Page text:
Learning how to hand wash clothing will make things much easier as access to a washing machine or laundry is not always guaranteed.
I also use a second smaller dry bag for my toiletries bag to cover any fluid leakages.
My travel and camera gear includes:
- X-Frame Ultralight Travel Pad (check out my review)
- Snugpak Travelpak Lite Sleeping Bag
- Lightweight Travel Towel
- Aeropress Coffee Maker
- Stainless Steel Drinking Cup
- Light My Fire Titanium Spork (I broke my original plastic version)
- Phillips ‘do it yourself’ Head Shaver and Camping Mirror
- Macadamia Nut Oil
- Japanese Body Towel
Deciding to buy a half decent camera was probably one of my longest decisions and I have been using the Sony A6000 since mid-2016. Due to the size and features, I recommend this model as a god travel camera choice and I have also met other travel bloggers who use it. If you have limited funds, then the A6000 is going to stretch your budget further, and there are plenty of lenses available.
I’m by no means a professional photographer and the lenses I carry are from the cheaper end of the market. The Sigma 19mm lens is great for landscapes + city architecture shots and the Sigma 60mm lens is perfect for portraits of people + sunsets.
For storage, I used the virtually instructable Pelican 1120 shockproof and waterproof case.
My other camera gear includes;
- Spare Battery
- Contour Roam 3 HD Waterproof Action Video Camera
- Car Window Cam Mount
- Floating Camera Grip
- 2 x 64GB Samsung Micro SD Cards
- Samsung 3M 2TB portable Hard Drive
There’s plenty of choices out there when it comes to selecting clothing for travelling. Choose to spend most of you time in warmer climates like I do, then you can certainly get away with packing less and lighter.
Some of the clothing marketed at the travelling community is of excellent quality, uses lightweight fibres, can be extremely breathable and easily hand washed.
But they can also have a big price tag to match the features.
When it comes to buying travel clothing my recommendation is only to spend within your budget, but at the same time buy the most comfortable clothing you can afford.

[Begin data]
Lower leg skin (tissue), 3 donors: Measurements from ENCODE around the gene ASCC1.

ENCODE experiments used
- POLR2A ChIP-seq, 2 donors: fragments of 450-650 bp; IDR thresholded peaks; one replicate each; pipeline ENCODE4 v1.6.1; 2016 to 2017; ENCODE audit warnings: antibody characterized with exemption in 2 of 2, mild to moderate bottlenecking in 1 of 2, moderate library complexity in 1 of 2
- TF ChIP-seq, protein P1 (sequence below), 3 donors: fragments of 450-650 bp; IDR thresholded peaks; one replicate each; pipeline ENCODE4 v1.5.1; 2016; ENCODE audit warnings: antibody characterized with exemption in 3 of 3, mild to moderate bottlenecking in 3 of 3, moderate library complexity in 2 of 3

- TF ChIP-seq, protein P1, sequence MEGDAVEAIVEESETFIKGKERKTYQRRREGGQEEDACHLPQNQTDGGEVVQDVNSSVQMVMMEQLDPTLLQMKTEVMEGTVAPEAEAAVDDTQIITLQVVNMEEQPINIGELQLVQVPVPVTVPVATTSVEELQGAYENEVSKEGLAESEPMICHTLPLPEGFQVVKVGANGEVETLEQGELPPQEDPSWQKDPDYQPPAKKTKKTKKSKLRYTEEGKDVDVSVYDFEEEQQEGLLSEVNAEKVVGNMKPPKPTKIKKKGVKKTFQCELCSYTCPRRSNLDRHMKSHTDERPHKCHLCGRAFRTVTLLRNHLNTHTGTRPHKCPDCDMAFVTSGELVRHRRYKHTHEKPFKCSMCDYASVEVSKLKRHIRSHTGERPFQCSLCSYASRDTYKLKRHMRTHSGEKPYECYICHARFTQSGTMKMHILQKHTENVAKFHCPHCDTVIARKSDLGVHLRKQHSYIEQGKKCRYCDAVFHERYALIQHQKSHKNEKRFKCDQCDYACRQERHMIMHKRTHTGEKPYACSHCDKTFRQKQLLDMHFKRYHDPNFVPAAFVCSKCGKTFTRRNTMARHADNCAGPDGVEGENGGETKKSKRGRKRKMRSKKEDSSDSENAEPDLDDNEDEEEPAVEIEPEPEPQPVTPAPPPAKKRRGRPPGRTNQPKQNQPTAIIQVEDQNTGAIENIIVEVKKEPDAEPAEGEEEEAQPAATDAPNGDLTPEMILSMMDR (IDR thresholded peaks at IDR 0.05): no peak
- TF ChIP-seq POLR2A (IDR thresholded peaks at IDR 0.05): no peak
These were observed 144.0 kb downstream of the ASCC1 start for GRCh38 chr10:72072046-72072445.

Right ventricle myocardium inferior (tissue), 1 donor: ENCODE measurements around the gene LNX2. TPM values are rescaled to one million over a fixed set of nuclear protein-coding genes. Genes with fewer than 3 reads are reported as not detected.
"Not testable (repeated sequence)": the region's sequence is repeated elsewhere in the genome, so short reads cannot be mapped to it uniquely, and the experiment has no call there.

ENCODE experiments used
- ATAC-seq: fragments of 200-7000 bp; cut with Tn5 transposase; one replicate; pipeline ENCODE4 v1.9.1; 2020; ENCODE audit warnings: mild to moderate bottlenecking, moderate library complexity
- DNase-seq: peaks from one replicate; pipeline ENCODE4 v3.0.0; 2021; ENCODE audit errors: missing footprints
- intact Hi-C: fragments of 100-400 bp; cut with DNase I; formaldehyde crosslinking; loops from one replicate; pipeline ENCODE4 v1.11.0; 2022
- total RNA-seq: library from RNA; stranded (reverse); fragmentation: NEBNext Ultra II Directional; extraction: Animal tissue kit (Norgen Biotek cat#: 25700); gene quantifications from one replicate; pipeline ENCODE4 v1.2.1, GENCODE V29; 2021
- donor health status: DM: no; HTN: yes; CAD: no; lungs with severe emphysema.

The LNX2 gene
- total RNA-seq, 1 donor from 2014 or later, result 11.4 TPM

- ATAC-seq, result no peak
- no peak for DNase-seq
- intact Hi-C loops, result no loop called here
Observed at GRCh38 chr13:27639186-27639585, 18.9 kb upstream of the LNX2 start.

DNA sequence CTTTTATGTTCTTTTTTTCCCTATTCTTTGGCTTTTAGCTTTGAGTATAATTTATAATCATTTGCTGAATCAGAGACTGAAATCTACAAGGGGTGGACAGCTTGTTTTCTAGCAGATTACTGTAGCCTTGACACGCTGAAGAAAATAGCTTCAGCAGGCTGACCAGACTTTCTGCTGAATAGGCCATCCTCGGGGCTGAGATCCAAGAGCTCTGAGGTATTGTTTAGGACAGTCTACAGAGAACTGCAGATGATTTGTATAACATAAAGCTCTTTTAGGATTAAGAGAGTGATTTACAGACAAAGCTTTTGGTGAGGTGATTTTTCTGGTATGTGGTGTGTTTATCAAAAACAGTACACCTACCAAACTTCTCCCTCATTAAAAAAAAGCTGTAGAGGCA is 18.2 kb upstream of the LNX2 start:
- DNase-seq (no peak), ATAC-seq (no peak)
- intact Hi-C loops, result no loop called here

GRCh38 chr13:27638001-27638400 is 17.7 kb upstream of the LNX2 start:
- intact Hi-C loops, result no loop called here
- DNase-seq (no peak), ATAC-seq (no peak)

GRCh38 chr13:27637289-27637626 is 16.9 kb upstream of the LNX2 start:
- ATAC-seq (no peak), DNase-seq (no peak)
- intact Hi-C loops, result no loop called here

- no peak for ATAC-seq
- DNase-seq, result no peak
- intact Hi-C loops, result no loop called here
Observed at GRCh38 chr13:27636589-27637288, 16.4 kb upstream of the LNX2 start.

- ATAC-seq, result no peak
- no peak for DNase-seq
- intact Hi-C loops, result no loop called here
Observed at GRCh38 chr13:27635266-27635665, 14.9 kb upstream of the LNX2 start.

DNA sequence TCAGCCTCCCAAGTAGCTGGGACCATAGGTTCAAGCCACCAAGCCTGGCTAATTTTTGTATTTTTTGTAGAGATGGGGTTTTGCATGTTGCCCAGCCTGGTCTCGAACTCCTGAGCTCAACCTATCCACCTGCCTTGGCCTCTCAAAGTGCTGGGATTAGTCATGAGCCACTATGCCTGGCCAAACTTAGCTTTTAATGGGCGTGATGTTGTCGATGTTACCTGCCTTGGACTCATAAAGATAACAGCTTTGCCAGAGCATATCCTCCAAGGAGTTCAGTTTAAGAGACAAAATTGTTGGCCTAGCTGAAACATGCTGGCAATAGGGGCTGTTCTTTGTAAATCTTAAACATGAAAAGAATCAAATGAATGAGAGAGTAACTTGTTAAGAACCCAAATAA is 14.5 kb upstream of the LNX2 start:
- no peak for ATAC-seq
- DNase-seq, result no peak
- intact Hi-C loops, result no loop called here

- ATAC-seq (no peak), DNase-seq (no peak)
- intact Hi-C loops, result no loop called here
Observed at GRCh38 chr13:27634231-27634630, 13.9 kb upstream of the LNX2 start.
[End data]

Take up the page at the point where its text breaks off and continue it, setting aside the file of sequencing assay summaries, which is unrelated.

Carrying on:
Rotating constantly through the same few outfits means you will be spending a lot of time in them.
Some lightweight travellers do suggest removing jeans altogether from your long term travel packing list. Jeans generally are heavier to carry than other travel pants, hot to wear, and they do take ages to dry when washed.
This can be a discomfort for some, but jeans do have their advantages. They tend to last a very long time (often for years) and still look good when they’re all destroyed with holes. A good pair of jeans will match most other clothing and are widely accepted in most parts of the world.
Nearly every country I’ve been to I have seen locals wearing jeans, so if you want to fit in, why pack one pair of jeans? I do.
My current travel clothing includes:
- Levis 504 Jeans
- Lightweight Linen Pants
- Adidas Golf Shorts
- Lounge/Sleeping Shorts
- Merino Wool T-shirt
- Plain T-shirts
- Polo T-shirt
- Long Sleeve Shirt
- Zip Up Hoodie
- Merino Wool Jumper
- Under Armour and ExOfficio Sports underwear.
- Wigwam Lightweight Hiking Socks
- Flip Flops
When it comes to travelling to warmer parts of the world, rather than packing all the winter gear, it’s much easier to plan your travel around similar climates. If it does turn out to be a little cooler than expected it’s always possible to layer existing clothing or pick up a few extra items as needed.
Clothing is available worldwide and although they may not stock your favourite brand you can guarantee there is some local alternative.
Gym and Workout Gear
While it’s true some sports do require specialist gym equipment, I found when travelling you don’t need that much.